Weaknesses of some lightweight blockciphers suitable for IoT systems and their applications in hash modes

Abstract

Twelve PGV models, MDC-2, and HIROSE, which are blockcipher-based hash functions, have been proven to be secure as hash functions when they are instantiated with ideal blockciphers. However, their security cannot be guaranteed when the base blockciphers use weak key-schedules. In this paper, we propose various related-key or chosen-key differential paths of Fantomas, Midori-128, GOST, and 12-round reduced AES-256 using key-schedules with weak diffusion effects. We then describe how these differential paths undermine the security of PGV models, MDC-2, or HIROSE. In addition, we show that the invariant subspace attacks on PRINT and Midori-64 can be transferred to collision attacks on their some hash modes.

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Notes

  1. 1.

    If we fix a value in a certain byte of M2 such that the 1st-round differential is satisfied, then the differential probability will be increased to 2− 44, and thus the number of trials for M2 is down to 246.

  2. 2.

    The involution function σ is sufficient for toggling a single bit in the security proof of HIROSE [17]. Indeed, the role of the σ in HIROSE makes to insert different inputs to the two blockciphers in a compression function.

  3. 3.

    If σ flips one of the bits 32 ∼ 63, in addition to (i), (ii), and \((iii) ((S(\sigma ({G_{1}^{i}}[1])\boxplus {H_{1}^{i}}[0])^{<<<1}\oplus {G_{1}^{i}}[0])_{w},H_{1,w}^{i}[1])\) must be (1, 0) or (0, 1). This increases the attack complexity.

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Acknowledgements

This work was supported as part of Military Crypto Research Center (UD170109ED) funded by Defense Acquisition Program Administration (DAPA) and Agency for Defense Development (ADD).

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Correspondence to Jongsung Kim.

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This article is part of the Topical Collection: Special Issue on IoT System Technologies based on Quality of Experience

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Appendices

Appendix A: Conditions on △,▽,αn, βn, and γn to conduct collision attacks

Table 15 presents the necessary conditions on several differences to apply the collision attack frame in Fig. 2 [21]. The column ‘Differential property of blockcipher’ shows (αn, βn, γn)-triples, representing plaintext, key, and ciphertext differences respectively. For the DBL hash functions, two triples are given, of which the first one is for the upper blockcipher and the second one is for the below blockcipher. Note that PGV nos. 1, 2, 5, 6, 9, 10, MDC-2 and HIROSE might be vulnerable when the base blockcipher has a differential property that satisfies αn = γn according to Table 15.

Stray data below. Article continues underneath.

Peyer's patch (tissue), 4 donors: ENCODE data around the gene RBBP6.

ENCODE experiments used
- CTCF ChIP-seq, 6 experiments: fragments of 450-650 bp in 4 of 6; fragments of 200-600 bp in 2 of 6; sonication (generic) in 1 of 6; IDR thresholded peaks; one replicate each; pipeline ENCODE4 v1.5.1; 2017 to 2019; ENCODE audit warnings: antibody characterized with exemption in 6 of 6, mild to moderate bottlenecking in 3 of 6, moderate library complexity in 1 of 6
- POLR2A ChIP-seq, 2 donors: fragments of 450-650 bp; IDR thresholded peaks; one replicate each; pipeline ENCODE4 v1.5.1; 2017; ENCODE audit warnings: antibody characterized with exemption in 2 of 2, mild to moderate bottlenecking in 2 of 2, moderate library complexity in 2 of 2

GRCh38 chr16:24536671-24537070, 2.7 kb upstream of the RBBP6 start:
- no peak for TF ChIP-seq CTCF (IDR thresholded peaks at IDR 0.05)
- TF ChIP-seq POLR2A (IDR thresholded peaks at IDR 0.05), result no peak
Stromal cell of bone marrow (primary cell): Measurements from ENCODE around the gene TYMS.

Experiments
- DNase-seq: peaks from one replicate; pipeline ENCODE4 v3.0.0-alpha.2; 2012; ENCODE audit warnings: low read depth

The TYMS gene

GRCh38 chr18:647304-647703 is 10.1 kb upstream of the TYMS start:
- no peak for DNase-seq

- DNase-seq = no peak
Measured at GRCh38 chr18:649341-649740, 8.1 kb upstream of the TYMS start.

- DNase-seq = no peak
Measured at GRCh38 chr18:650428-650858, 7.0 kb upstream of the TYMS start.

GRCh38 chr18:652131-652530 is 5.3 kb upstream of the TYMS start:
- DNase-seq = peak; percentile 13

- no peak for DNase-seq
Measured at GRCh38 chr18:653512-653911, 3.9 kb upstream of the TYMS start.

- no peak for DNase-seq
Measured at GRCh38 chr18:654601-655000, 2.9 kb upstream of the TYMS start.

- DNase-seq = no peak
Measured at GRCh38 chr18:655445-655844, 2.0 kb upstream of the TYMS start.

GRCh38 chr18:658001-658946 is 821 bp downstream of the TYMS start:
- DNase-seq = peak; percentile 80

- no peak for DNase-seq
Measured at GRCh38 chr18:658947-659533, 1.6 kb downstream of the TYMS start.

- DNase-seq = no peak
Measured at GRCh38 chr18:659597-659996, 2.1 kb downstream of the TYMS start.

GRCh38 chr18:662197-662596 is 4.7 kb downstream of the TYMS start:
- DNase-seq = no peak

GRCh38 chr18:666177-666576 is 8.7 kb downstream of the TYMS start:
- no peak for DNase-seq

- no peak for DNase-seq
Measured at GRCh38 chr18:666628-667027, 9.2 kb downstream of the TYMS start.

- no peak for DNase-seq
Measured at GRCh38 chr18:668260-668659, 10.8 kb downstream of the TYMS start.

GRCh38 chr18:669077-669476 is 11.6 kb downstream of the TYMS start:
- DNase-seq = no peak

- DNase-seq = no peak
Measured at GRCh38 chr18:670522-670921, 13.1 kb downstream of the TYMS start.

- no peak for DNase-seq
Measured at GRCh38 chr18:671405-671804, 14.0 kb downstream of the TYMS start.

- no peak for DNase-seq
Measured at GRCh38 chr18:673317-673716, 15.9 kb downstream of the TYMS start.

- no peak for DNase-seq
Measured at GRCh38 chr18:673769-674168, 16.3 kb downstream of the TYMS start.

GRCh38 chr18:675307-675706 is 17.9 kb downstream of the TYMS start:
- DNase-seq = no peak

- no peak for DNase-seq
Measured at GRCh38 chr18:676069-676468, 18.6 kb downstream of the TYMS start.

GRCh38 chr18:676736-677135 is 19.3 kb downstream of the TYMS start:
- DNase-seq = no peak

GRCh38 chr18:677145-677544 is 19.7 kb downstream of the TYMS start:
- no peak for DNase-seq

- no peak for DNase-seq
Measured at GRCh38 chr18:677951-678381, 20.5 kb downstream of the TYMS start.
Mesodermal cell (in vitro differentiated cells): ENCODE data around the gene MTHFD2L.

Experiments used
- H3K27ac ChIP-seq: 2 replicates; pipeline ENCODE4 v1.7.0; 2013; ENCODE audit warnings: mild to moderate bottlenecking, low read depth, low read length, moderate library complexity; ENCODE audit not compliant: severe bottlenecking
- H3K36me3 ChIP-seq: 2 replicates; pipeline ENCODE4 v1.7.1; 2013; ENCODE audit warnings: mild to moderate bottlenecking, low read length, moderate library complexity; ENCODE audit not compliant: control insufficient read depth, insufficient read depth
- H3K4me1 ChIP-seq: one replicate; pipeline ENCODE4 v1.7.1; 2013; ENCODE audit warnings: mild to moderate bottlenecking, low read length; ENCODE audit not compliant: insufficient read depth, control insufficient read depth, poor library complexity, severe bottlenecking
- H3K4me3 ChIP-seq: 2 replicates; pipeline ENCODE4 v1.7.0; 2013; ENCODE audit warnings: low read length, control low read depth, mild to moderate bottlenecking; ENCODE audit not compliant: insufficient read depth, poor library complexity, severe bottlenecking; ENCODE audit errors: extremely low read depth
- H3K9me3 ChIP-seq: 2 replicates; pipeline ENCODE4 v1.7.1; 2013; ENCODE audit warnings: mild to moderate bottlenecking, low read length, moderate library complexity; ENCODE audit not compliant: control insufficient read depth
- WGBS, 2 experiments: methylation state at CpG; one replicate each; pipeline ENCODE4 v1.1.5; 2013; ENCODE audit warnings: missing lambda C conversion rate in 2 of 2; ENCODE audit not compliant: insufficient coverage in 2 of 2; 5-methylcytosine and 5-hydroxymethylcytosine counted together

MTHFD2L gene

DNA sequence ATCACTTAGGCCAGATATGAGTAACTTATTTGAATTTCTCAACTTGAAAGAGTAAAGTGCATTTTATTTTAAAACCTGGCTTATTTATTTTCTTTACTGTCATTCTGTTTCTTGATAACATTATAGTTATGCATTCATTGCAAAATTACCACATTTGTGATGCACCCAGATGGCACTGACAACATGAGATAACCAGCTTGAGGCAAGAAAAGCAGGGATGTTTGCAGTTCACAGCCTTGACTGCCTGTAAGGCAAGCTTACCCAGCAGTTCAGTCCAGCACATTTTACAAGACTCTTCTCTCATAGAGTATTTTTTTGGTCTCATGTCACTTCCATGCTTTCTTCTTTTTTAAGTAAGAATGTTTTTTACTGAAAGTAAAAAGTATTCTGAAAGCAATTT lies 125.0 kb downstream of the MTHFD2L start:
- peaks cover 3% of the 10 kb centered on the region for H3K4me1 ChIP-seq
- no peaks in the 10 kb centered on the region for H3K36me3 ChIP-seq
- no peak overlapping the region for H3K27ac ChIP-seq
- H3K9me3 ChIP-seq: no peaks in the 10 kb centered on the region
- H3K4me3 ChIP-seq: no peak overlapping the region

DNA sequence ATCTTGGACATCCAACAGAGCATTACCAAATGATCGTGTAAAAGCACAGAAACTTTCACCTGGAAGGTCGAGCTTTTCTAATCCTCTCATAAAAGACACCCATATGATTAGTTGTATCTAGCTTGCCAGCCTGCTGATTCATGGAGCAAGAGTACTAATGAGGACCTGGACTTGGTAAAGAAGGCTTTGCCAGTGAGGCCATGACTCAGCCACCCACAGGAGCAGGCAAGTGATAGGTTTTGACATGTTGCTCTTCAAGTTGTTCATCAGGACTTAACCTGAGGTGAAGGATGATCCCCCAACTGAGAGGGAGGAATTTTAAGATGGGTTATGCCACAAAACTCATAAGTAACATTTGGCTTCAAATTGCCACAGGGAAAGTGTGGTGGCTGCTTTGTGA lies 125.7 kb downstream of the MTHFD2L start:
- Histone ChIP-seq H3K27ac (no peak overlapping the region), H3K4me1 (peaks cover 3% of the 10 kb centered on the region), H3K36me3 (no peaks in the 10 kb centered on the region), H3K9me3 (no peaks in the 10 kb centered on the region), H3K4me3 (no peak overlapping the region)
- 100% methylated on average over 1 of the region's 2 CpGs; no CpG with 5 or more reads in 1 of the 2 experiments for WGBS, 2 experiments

Table 15 The relation among related-key differential properties, △, and ▽ to yield two-block colliding messages on hash functions

Appendix B: A chosen-key differential path for 12-round reduced AES-256

We show one example among our 255 differential paths for 12-round reduced AES-256 in Table 16.

Table 16 Differential path for 12-round reduced AES-256

Appendix C: Two free-start colliding message pairs for Midori-64-based Davies-Meyer

Tables 17 and 18 both show the free-start colliding message pairs of Midori-64-based Davies-Meyer. Table 17 shows the collision message pair in the assumption using the same IV, and Table 18 shows the collision message pair in the case of using different IV s.

Table 17 A free-start colliding message pair for Midori-64-based Davies-Meyer with a same IV
Table 18 A free-start colliding message pair for Midori-64-based Davies-Meyer with different IV s

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Kim, H., Park, M., Cho, J. et al. Weaknesses of some lightweight blockciphers suitable for IoT systems and their applications in hash modes. Peer-to-Peer Netw. Appl. 13, 489–513 (2020). https://doi.org/10.1007/s12083-019-00734-2

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Keywords

  • Blockcipher-based hash functions
  • Related-key differential paths
  • Chosen-key differential paths
  • Invariant subspace property
  • Collision attacks
  • IoT systems